Introduction: Acute epididymitis (AE) is the fifth most common urological diagnosis in men aged 18-50yrs old.. The main causative pathogens in patients under35 yrs. are sexually transmitted whereas in patients over 35 yrs. Are enteropathogens. Polymerase chain reaction (PCR) test of a urine sample, taken from first voided urine(FVU), is considered to be the test of choice for the diagnosis of sexually transmitted infections (STI). Various studies have shown that the detection rate in this test in all patients with acute epididymitis is low. Moreover, the data is quite limited regarding the detection rate in patients under 35 yrs. The purpose of this study is to evaluate the etiology of AE in young men and the detection rate of PCR urine test among patients between ages 14-35yrs who are considered to be the main high-risk group for STI.
Methods: We conducted a retrospective review of antibiotic-naïve patients under 35 yrs. between January 2017 – April 2021,with first diagnosis of acute epididymitis and without any previous urological intervention or antibiotic use. All patients underwent physical examination and had blood tests [white blood cells (WBC) count, C-reactive protein(CRP)],urine culture and urine- PCR test for STI. All patients underwent testicular ultrasound to confirm the diagnosis. A comprehensive analysis of the data was performed, including the effect of the patient's ethnicity, the time of the day that when the urine sample for PCR-test was taken, urine culture, the clinical and laboratory presentation(fever, leukocytosis, and CRP)and the STI pathogen detected . All patients were treated according to current guidelines for AE.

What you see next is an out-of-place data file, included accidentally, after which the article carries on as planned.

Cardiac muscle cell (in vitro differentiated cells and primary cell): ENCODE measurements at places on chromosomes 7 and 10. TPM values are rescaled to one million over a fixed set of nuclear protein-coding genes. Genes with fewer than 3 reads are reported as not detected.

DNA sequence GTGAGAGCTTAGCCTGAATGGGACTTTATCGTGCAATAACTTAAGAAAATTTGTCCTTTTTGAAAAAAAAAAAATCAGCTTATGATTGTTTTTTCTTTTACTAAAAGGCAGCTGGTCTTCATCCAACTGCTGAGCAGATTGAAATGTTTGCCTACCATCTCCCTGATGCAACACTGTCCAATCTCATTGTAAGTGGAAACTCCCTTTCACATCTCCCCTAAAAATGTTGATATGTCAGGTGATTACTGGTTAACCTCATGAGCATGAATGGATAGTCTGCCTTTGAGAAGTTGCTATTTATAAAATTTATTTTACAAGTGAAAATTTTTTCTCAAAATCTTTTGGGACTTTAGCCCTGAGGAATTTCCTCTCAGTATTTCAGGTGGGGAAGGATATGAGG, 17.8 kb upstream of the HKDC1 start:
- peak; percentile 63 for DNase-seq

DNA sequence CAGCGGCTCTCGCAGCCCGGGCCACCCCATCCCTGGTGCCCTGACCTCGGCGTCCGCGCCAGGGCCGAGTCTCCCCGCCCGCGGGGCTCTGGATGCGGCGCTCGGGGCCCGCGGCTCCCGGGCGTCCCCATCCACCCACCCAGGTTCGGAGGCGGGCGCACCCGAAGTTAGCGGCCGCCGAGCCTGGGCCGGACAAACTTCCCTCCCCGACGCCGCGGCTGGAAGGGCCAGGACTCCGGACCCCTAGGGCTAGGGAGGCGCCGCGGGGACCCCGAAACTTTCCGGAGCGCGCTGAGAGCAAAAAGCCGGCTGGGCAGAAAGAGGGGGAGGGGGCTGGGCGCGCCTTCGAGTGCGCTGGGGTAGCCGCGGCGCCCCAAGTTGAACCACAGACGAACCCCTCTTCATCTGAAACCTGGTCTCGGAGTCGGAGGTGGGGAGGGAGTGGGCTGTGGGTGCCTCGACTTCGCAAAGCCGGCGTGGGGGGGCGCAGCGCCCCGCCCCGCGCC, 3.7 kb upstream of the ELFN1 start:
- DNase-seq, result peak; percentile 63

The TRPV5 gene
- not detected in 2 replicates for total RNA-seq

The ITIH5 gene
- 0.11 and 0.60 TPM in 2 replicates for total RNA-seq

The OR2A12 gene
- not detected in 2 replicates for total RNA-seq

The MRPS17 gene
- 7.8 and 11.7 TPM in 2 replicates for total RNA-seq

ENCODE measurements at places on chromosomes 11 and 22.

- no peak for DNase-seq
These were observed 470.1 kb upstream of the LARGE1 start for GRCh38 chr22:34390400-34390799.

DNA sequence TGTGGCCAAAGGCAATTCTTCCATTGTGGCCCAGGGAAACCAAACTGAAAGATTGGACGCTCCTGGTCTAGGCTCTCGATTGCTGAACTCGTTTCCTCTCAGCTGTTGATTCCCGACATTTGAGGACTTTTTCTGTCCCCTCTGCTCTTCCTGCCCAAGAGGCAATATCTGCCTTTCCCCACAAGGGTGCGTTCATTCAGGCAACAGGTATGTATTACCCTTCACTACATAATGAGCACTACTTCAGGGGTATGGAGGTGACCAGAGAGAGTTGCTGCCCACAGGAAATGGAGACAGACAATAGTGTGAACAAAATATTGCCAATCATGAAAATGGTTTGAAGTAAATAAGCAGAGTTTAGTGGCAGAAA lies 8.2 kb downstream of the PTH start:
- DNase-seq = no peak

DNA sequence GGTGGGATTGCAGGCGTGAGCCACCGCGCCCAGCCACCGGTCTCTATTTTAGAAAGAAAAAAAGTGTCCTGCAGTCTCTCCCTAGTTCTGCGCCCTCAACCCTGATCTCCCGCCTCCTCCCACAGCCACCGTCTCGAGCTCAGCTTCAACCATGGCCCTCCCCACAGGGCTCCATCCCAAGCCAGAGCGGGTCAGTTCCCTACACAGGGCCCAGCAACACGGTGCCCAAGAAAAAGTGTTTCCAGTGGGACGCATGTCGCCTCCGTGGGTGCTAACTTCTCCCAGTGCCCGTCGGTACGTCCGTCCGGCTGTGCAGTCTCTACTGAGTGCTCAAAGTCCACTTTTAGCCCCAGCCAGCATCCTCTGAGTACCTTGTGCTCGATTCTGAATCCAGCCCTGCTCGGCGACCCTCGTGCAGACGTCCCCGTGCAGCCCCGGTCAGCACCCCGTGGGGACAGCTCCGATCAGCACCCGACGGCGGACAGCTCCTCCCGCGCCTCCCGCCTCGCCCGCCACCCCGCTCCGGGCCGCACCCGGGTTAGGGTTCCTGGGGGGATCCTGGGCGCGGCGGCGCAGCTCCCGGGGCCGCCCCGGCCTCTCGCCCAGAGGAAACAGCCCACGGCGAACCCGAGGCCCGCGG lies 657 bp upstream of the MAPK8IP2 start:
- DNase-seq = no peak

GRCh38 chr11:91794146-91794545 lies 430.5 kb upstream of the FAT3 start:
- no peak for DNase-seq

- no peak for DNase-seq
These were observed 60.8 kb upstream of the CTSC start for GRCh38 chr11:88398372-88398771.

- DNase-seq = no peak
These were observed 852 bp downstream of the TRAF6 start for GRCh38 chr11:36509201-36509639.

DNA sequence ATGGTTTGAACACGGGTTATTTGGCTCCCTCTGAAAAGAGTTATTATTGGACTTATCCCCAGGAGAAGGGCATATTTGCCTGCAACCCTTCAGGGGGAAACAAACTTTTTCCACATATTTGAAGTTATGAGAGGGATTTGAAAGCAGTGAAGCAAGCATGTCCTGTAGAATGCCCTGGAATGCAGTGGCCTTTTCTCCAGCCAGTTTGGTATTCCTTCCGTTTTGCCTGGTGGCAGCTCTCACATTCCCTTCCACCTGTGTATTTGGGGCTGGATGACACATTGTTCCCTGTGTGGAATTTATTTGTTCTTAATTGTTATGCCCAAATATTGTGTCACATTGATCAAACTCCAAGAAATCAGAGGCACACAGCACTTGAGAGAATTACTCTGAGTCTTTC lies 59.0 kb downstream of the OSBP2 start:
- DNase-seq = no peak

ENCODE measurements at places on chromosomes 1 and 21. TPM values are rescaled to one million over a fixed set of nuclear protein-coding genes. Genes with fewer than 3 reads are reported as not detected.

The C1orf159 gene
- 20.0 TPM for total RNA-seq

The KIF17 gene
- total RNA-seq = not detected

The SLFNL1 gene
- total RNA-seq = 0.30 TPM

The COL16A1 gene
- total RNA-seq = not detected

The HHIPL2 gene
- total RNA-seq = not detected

Results: The study included 97 patients with a mean age of 26 yrs.(range 17-35).A pathogen in urine PCR test was detected in 23.7% of the patients (23/97), and ,Chlamydia was the most common (17/23,74%).Positive urine culture was positive uncommon(only 4/97,4%) .Ethnicity had no significant effect on the detection rate for STI(p-Value> 0.05) .Most urine samples were taken at evening time in both groups ( detected and non-detected in Urine-PCR Test )with no statistic difference regarding timing of urine PCR sampling (p=0.837).Most patients were presented without fever or elevated inflammatory lab. parameters.
Conclusions: The detection rate of STI pathogens in urine- PCR among young patients with confirmed AE was lower than expected. Fever and increased inflammatory inflammatory lab. parameters are not common for epididymitis in young patients. Our findings raises two major questions: First – is the low detection rate in urine –PCR test a result of the timing of urine sampling and second – which other etiologies might cause AE? More wide prospective studies should be conducted in order to establish answers to these very significant questions to clarify of etiology of AE.